Christian Lange's Paradise and Hell in Islamic Traditions
(Cambridge University Press, 2015), which was recently awarded the British-Kuwaiti Friendship Society's Book Prize, presents a rich, challenging, and meticulous account of how Muslims have conceptualized the spiritual world across the centuries. (Lange also edited a related volume with Brill, 2016, Locating Hell in Islamic Traditions
.) With great perspicacity, the author explores Sunni and Shi'i views on his topic as well as Sufi understandings with attention to contrast and similarity amongst the schools of thought that he studies. In order to disrupt assumptions about popular conceptions, Professor Lange frequently employs the term "Otherworld" instead of perhaps more expected terms like afterlife. On this note, one of the arguments the author presents throughout the monograph, based on his extensive research, is that Islamic traditions have often articulated this Otherworld as something connected to the material world, even if it is also transcendent in important ways. Thus one of the books many strengths is its ability to present challenging paradoxes in ways that are accessible, while grounded in textual tradition.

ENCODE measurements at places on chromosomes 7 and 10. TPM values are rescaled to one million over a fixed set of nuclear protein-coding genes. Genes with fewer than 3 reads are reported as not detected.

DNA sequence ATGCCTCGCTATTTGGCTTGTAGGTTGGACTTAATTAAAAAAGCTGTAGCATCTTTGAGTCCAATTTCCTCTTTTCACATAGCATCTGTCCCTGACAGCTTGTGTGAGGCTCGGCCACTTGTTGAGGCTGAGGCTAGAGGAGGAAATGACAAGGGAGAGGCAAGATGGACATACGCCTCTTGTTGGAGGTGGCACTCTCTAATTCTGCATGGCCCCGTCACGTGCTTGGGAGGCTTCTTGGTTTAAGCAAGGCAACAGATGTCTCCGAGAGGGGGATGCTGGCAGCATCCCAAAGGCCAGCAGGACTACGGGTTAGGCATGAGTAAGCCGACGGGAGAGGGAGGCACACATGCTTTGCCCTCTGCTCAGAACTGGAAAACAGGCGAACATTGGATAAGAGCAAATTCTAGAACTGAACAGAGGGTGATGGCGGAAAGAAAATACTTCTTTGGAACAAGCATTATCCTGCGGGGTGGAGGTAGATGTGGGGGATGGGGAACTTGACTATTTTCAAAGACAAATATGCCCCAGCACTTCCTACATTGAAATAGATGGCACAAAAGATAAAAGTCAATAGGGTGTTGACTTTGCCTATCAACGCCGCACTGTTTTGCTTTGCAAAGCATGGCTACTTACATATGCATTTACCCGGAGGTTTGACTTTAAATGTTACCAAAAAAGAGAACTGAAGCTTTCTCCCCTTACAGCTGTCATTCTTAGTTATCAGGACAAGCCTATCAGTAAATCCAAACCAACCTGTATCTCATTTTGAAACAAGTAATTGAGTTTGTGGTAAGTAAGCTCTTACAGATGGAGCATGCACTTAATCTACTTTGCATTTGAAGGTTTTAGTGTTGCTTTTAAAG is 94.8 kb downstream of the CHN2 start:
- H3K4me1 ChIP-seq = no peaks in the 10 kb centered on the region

In addition to drawing upon numerous textual canons, including Quran and Hadith, Professor Lange also makes effective use of art as well modern data analysis in order to observe things like how many times a key word for Paradise and Hell (e.g., al-Janna or al-Nar) appears in various texts. And in order to complement his lucid yet erudite writing, the author includes tables and images to help guide the reader. The organization of the book, moreover, with its clear subsections and chapter themes, will prove helpful for educators and researchers looking to explore particular facets of the book's topic, even if the arrangement of the book also allows for it to naturally build on its previous sections. This engaging book will likely interest scholars and teachers of classical Islamic thought, soteriology, textual hermeneutics, and art history among other areas.
Elliott Bazzano is Assistant Professor of Religious Studies at Le Moyne College. His research and teaching interests include theory and methodology in the study of religion, Islamic studies, Quranic studies, mysticism, religion and media, and religion and drugs. His academic publications are available here. He can be reached at (firstname.lastname@example.org). Listener feedback is most welcome.